Mark 10:23-31 / Proper 24B / 21 October 2012 / Holy Trinity – Hacienda Heights, CA
If you want a cold dose of reality, read the book of Ecclesiastes. It is a harsh description of the futility of “life under the sun,” the life of riches, pleasure, leisure, everything that we think we want and that would ultimately make us happy. It’s traditionally associated with King Solomon, a man of power, riches, possessions, wealth, wine, women, you name it, Solomon had it. He’d been there, done that, and got the T-shirt. And he summarizes the life of wealth in a single word: Vanity. Emptiness. Nothing. Chasing after the wind.
An idol is anything that we fear, love, trust above all things. Wealth is the greatest of all idols. It caused a rich young ruler to turn his back on Jesus who had just invited him to “follow me” and to leave with a long, sad face.
In the Large Catechism under the first commandment, “You shall have no other gods,” Luther wrote the following:
This I must unfold somewhat more plainly, that it may be understood and perceived by ordinary examples of the contrary. Many a one thinks that he has God and everything in abundance when he has money and, possessions; he trusts in them and boasts of them with such firmness and assurance as to care for no one. Lo, such a man also has a god, Mammon by name, i.e., money and possessions, on which he sets all his heart, and which is also the most common idol on earth. He who has money and possessions feels secure, and is joyful and undismayed as though he were sitting in the midst of Paradise. On the other hand, he who has none doubts and is despondent, as though he knew of no God. For very few are to be found who are of good cheer, and who neither mourn nor complain if they have not Mammon. This care and desire for money sticks and clings to our nature, even to the grave. (Large Catechism I)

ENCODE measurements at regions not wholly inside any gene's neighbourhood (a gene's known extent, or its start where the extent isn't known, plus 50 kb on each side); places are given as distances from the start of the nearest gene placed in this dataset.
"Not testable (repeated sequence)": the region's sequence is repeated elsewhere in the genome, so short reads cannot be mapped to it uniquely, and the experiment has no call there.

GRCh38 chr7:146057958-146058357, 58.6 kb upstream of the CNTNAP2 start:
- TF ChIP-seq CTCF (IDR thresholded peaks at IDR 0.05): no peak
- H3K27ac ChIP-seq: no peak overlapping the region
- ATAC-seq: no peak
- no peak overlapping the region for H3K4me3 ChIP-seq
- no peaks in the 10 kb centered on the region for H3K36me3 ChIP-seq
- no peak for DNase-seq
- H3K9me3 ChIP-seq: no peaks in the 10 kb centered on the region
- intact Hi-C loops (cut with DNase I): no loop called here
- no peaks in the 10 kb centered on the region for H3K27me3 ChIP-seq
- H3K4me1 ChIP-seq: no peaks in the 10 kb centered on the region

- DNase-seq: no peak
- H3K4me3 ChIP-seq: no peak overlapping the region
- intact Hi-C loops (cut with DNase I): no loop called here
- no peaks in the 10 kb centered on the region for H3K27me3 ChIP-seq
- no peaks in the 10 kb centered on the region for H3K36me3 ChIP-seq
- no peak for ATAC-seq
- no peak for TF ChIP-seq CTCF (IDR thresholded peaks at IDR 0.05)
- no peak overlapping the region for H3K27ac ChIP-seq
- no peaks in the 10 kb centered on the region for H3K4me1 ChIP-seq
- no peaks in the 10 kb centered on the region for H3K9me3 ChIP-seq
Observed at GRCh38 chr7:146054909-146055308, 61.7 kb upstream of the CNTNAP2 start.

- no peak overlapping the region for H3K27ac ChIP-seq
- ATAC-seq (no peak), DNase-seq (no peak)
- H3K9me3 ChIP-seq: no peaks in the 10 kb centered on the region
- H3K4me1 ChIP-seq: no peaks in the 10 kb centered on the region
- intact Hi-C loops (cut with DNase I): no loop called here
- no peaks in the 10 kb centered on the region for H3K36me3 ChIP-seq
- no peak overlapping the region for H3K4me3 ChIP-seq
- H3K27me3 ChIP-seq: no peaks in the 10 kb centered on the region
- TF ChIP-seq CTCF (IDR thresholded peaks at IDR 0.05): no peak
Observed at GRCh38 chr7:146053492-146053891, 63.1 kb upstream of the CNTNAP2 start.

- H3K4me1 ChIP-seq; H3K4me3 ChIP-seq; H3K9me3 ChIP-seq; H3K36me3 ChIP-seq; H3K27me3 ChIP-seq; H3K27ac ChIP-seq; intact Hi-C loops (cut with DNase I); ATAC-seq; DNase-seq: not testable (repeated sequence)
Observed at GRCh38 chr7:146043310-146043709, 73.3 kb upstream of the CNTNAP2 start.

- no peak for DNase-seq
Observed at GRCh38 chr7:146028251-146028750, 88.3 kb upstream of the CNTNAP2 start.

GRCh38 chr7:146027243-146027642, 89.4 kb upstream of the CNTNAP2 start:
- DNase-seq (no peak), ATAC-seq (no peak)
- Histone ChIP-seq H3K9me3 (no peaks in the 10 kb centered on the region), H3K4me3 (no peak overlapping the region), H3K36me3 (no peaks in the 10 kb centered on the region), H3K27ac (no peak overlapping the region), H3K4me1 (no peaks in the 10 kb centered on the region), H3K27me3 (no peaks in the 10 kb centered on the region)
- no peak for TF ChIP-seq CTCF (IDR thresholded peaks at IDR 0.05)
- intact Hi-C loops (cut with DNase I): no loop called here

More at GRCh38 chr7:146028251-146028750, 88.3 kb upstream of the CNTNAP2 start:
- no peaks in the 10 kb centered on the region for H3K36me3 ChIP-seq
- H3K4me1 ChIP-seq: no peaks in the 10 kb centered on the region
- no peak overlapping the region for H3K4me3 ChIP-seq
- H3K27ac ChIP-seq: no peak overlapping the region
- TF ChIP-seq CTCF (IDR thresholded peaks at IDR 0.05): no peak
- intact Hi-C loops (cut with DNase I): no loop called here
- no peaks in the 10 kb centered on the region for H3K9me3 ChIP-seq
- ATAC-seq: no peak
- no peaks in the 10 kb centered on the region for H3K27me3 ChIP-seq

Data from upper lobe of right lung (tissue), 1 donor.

There is no satisfaction in wealth. Have you ever wondered why the wealthy keep on working? How many millions do you need? “He who loves money will not be satisfied with money, nor he who loves wealth with his income; this is also vanity, emptiness, nothing. The more you have, the more you want. As the goods increase, so does the craving, the waistline, the consumption.
Riches gained are riches lost. Naked we are born and we die the same way. And all the stuff we gained in-between? Well, it’s more chasing after the wind. And worse. We eat our bread in darkness and sickness and anxiety and anger, if we have the time to eat at all.
The laborer sleeps soundly, whether he eats little or much, but the full stomach of the rich will not let him sleep. The leading non-prescription over the counter drugs are pain killers and antacids. Anxiety eats us up from the inside out. It’s a rule with idols that they always consume the worshippers. It almost makes you want to say, “Lord, keep me from being rich. Keep those riches away from me.” Lottery winners aren’t necessarily happier after striking it big. One famous study suggested that lottery winners and people who had suffered paralyzing injuries were about equally happy after they had adjusted to the changes in their life.
Jesus warned those who love money that you can’t serve two masters. You will be devoted to the one and despise the other. You can’t serve God and money at the same time. But we try. Or at least we try to negotiate a compromise. It begins with that part-time job that causes us to miss worship because well, we need the job and we can live without the Word and the Sacrament, at least temporally. In fact, if you skip church entirely and just work, you’ll probably do quite well, as that rich man did. The one who had Lazarus begging at this gate. You know, the one who went to hell. He didn’t have much use for the Moses and the Prophets until it was too late.
Then there’s that rich young ruler whom we heard about last week, the one who wanted to know what good thing he had to do to inherit eternal life, the one who thought he had kept all the commandments since his youth. The one whom Jesus told to go home, sell his possessions, give the money to the poor and “follow me.”And after that, Jesus commented out loud to His disciples, “Children, how difficult it is to enter the kingdom of God! It is easier for a camel to go through the eye of a needle than for a rich person to enter the kingdom of God.” That’s a pretty tight squeeze.